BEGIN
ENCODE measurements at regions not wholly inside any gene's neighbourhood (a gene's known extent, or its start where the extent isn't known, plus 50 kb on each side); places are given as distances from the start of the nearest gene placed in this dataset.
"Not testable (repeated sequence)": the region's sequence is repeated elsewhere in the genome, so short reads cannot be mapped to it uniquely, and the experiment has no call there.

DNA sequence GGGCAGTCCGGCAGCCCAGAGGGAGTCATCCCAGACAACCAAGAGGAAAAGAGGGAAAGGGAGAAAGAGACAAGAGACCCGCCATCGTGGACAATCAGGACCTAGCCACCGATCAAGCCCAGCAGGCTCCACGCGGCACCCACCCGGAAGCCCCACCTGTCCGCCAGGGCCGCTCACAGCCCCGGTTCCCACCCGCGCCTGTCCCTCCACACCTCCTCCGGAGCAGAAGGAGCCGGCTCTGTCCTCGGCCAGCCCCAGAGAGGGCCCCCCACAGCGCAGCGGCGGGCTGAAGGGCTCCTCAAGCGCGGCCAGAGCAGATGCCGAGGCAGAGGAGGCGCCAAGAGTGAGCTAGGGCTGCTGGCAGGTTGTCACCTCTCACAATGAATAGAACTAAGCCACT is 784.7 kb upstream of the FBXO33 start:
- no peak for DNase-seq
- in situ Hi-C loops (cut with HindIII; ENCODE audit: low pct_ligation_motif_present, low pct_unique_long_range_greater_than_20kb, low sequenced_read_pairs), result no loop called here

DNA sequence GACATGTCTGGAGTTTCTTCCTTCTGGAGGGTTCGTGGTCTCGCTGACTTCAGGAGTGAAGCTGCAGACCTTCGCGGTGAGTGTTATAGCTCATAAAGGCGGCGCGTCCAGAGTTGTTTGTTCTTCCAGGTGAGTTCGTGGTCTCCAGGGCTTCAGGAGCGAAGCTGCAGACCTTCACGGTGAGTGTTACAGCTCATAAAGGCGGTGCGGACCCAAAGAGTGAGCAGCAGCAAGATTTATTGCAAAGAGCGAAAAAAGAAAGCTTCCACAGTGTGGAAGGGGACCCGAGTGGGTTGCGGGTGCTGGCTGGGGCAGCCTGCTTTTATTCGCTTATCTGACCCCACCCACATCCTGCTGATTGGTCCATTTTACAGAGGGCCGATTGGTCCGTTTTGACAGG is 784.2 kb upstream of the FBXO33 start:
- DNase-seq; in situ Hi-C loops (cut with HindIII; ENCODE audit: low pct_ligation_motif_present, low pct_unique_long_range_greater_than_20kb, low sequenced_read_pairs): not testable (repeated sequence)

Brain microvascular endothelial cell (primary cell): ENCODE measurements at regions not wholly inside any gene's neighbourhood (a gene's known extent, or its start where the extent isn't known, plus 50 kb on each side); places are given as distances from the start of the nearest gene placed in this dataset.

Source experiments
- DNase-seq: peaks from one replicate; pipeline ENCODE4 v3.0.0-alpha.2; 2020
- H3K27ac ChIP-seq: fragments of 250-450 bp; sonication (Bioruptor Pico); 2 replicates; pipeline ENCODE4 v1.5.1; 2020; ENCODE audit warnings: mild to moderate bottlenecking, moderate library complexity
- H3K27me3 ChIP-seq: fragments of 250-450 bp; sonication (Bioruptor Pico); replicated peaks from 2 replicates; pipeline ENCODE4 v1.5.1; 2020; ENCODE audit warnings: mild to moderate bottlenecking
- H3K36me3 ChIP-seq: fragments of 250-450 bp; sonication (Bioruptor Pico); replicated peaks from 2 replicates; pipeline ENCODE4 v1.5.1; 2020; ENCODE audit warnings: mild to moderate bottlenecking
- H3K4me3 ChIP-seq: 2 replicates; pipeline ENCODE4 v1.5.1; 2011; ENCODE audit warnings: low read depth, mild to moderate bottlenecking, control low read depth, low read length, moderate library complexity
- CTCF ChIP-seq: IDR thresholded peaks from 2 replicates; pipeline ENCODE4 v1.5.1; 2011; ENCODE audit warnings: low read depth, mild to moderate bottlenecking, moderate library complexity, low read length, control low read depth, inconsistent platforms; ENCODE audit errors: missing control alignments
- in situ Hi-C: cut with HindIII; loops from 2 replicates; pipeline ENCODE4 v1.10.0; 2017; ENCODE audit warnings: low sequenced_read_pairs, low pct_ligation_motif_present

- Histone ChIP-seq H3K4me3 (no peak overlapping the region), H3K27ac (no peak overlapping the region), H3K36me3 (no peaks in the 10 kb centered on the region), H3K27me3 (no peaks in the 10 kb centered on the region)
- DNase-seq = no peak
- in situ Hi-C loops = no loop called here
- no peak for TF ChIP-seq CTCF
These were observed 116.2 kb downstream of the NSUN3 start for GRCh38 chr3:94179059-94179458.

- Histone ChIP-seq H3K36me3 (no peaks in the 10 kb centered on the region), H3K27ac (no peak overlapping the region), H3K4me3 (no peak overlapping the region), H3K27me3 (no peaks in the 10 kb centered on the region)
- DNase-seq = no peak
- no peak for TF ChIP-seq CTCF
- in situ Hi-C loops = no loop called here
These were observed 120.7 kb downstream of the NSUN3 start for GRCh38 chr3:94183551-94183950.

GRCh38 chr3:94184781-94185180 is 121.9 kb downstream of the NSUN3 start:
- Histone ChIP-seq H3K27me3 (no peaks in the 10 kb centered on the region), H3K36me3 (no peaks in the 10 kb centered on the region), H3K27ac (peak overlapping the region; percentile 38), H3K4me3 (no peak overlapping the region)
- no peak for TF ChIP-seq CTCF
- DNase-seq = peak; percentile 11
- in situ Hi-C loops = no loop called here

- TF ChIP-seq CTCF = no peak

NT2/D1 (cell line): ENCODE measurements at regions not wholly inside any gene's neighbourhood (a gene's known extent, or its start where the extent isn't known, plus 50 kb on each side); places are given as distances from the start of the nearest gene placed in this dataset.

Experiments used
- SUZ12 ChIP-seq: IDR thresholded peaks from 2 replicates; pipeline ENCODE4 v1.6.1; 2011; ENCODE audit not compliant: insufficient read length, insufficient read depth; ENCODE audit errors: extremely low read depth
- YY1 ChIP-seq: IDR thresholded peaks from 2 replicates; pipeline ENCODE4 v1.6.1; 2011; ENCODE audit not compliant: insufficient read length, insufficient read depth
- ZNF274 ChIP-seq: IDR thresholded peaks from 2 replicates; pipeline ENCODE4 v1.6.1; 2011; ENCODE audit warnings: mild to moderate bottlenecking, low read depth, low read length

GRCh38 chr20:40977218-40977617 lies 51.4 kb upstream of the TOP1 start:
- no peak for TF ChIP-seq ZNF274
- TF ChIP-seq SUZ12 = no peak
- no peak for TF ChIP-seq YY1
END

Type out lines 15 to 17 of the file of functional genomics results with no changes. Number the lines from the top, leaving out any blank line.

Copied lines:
- CTCF ChIP-seq: IDR thresholded peaks from 2 replicates; pipeline ENCODE4 v1.5.1; 2011; ENCODE audit warnings: low read depth, mild to moderate bottlenecking, moderate library complexity, low read length, control low read depth, inconsistent platforms; ENCODE audit errors: missing control alignments
- in situ Hi-C: cut with HindIII; loops from 2 replicates; pipeline ENCODE4 v1.10.0; 2017; ENCODE audit warnings: low sequenced_read_pairs, low pct_ligation_motif_present

- Histone ChIP-seq H3K4me3 (no peak overlapping the region), H3K27ac (no peak overlapping the region), H3K36me3 (no peaks in the 10 kb centered on the region), H3K27me3 (no peaks in the 10 kb centered on the region)